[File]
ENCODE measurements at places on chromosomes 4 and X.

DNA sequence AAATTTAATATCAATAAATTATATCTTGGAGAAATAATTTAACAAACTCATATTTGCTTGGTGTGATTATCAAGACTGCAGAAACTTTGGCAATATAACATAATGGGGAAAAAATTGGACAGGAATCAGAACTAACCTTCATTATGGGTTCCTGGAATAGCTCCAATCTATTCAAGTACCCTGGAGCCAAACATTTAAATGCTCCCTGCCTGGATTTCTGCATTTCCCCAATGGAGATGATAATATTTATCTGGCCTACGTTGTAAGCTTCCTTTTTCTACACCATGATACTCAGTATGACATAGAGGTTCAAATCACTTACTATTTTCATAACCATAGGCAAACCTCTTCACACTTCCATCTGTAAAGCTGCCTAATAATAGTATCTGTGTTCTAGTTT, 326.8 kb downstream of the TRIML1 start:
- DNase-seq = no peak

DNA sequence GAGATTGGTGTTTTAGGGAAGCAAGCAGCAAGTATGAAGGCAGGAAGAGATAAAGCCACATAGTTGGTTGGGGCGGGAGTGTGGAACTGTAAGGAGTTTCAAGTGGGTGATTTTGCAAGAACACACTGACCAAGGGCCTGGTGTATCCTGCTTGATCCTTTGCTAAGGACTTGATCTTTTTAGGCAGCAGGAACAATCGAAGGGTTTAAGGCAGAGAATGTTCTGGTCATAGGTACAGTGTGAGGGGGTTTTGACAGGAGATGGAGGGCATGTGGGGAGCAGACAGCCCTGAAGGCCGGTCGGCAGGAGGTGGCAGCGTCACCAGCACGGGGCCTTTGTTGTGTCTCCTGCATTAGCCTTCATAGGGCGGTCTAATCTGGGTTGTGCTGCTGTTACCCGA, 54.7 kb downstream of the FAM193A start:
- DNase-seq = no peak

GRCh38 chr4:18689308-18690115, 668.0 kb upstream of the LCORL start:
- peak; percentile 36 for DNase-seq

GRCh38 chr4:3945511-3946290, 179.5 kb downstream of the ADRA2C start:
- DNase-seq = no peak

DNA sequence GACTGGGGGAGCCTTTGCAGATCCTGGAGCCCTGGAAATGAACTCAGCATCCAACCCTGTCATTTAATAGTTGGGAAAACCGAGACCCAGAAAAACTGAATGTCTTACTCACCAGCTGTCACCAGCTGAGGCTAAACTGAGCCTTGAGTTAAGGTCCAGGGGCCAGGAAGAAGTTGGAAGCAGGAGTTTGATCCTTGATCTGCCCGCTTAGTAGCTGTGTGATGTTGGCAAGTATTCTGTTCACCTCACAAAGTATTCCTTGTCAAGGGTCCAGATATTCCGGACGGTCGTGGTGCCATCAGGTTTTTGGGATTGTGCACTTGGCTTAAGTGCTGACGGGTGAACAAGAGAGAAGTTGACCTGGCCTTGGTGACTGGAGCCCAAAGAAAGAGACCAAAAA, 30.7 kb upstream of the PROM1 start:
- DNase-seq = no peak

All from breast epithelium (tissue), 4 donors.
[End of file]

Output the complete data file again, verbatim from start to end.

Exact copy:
ENCODE measurements at places on chromosomes 4 and X.

DNA sequence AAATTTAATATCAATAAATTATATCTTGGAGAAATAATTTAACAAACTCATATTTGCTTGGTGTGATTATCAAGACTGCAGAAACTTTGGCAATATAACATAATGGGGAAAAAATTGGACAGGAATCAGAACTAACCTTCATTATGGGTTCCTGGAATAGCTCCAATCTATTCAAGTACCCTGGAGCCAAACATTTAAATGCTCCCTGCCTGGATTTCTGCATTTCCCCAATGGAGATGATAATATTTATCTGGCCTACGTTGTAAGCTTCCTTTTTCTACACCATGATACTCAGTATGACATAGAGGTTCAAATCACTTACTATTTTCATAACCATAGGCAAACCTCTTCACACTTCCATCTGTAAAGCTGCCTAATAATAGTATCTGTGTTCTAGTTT, 326.8 kb downstream of the TRIML1 start:
- DNase-seq = no peak

DNA sequence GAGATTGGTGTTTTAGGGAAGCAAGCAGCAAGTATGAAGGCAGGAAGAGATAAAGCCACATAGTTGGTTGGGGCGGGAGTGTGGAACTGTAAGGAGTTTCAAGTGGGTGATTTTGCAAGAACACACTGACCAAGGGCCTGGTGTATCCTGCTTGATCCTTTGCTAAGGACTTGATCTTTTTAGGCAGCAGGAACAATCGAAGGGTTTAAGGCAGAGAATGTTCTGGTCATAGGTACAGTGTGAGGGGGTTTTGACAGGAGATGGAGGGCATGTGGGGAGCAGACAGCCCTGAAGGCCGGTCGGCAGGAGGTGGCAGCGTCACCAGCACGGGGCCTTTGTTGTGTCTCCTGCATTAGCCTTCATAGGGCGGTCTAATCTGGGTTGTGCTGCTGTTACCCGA, 54.7 kb downstream of the FAM193A start:
- DNase-seq = no peak

GRCh38 chr4:18689308-18690115, 668.0 kb upstream of the LCORL start:
- peak; percentile 36 for DNase-seq

GRCh38 chr4:3945511-3946290, 179.5 kb downstream of the ADRA2C start:
- DNase-seq = no peak

DNA sequence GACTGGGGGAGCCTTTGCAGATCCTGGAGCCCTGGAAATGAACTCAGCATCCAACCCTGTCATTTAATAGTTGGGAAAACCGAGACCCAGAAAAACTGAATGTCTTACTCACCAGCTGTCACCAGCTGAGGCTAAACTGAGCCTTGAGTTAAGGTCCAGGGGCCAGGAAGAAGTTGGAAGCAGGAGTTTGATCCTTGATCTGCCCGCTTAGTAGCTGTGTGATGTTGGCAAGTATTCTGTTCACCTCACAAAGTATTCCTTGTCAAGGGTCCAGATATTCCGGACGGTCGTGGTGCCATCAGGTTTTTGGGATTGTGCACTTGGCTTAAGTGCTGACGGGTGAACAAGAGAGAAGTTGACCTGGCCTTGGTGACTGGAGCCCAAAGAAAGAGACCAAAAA, 30.7 kb upstream of the PROM1 start:
- DNase-seq = no peak

All from breast epithelium (tissue), 4 donors.